Cold Light of Day

It’s only gin, you know. Only gin. I like gin.

– Horace Femm

Day 10 and I went back to the Universal well for today’s entry in the Fright Festival – James Whale’s 1932 effort, The Old Dark House. This one is new to me; generally with Universal’s output, I stick to the classics. But of late, I’m trying to broaden my horizons so I decided to go for one I hadn’t seen before.

Karloff gets top billing, but he doesn’t do much as the mute, troglodytic Morgan save grunt unintelligibly and flip over a table while menacing Gloria Stuart’s Margaret Waverton. I always pop for an appearance by Ernest Thesiger – for my money, his catty nervousness as Horace Femm helps sell the creepiness of the setting more than Karloff’s lumbering presence. And his back and forth with Eva Moore, as Rebecca Femm, alternates between the subtle and the over-the-top.

It’s the sort of film that hits my sweet spot. There’s a nice vein of banter between newlyweds Gloria Stuart and Raymond Massey, and between Melvyn Douglas and Lilian Bond. Charles Laughton adds to the humour as Porterhouse, another traveller stranded at the benighted Femm residence. But there’s a gothic touch to the humour – everything about the Femm clan is unsettling and off-kilter.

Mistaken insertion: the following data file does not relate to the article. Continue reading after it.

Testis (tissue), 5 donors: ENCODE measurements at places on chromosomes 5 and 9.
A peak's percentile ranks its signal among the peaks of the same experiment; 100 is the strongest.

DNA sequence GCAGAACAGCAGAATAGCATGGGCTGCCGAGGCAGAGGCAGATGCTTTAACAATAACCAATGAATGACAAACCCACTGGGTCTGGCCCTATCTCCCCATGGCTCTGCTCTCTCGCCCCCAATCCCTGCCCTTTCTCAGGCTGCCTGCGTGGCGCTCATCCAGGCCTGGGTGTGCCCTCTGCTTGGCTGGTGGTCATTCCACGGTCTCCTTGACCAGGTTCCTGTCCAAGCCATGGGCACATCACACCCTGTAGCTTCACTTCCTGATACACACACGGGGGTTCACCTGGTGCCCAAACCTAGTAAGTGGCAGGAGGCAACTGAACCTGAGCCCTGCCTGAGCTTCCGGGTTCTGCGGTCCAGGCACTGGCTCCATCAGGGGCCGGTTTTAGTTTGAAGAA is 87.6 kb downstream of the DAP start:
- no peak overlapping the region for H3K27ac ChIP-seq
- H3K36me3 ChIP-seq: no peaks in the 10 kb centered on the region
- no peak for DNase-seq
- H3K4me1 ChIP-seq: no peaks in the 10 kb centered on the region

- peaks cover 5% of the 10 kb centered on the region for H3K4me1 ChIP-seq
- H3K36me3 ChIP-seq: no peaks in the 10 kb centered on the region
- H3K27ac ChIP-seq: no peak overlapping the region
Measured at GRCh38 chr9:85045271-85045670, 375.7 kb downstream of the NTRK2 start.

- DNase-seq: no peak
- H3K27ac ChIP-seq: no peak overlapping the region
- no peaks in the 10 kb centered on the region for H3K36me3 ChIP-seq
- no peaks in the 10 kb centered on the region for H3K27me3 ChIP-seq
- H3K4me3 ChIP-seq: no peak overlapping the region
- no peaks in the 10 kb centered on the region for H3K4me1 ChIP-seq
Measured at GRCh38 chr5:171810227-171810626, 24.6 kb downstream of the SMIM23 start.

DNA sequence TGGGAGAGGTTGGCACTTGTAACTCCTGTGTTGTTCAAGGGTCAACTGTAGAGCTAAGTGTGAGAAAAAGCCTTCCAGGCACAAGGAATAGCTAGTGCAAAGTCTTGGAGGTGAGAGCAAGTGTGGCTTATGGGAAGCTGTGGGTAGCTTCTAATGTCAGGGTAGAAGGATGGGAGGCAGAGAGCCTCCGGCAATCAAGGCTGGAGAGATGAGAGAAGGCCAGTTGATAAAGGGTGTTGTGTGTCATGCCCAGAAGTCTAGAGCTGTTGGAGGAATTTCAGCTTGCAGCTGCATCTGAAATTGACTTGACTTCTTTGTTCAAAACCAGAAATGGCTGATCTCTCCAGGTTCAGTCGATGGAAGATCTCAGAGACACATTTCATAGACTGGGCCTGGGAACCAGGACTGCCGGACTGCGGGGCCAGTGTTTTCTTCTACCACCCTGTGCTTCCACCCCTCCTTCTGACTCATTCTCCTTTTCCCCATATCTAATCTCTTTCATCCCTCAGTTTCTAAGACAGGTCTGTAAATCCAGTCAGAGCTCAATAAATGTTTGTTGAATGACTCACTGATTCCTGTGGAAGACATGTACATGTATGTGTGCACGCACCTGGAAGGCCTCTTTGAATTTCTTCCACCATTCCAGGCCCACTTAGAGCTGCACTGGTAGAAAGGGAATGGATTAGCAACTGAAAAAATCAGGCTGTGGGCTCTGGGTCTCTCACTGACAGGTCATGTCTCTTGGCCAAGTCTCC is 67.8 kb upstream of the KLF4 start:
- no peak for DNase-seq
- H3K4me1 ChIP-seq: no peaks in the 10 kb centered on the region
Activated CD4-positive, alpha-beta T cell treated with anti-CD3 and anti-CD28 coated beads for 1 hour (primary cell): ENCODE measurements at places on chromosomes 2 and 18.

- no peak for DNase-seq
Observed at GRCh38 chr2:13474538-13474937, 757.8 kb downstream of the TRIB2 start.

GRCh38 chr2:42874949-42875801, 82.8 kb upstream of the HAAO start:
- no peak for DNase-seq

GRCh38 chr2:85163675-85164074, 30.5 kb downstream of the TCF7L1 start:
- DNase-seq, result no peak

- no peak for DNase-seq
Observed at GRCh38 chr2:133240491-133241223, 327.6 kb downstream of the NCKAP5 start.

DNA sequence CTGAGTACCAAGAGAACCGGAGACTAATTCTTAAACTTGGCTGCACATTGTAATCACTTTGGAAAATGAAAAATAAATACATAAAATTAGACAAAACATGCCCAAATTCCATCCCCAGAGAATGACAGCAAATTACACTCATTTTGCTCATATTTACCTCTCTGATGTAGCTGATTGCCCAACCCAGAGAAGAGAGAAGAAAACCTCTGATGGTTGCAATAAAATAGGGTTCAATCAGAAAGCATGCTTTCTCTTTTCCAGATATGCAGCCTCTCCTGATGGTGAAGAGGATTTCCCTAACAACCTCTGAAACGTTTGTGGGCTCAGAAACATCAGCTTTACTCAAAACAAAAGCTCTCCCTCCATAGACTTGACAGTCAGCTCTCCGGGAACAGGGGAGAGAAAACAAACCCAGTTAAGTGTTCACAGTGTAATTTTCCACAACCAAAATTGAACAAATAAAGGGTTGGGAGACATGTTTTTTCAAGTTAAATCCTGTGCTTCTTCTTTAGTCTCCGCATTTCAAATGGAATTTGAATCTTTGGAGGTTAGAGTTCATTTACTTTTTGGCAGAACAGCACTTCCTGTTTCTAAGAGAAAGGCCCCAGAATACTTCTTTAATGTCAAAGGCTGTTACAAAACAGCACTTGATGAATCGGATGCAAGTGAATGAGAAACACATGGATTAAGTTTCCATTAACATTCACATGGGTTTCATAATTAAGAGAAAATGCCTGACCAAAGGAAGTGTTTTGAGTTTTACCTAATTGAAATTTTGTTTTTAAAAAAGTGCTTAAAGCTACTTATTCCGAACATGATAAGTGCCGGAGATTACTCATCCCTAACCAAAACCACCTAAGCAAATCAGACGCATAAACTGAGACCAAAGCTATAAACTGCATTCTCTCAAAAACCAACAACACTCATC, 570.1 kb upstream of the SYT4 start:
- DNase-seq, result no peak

As much as Horace and Rebecca appear to hate each other, they are united in their fear of both Morgan and their brother Saul, played with demented delight by Brember Wills. His appearance in the final act is both subdued and sinister, as he flickers between chill lucidity and cackling madness. And yet, for all the sturm und drang of the film’s climax, there’s a sense that we’ve only seen the tip of the iceberg when it comes to the secrets hidden in the old dark house.

All in all, I look forward to making this one part of my regular Halloween rotation. If you haven’t seen it, I highly recommend it.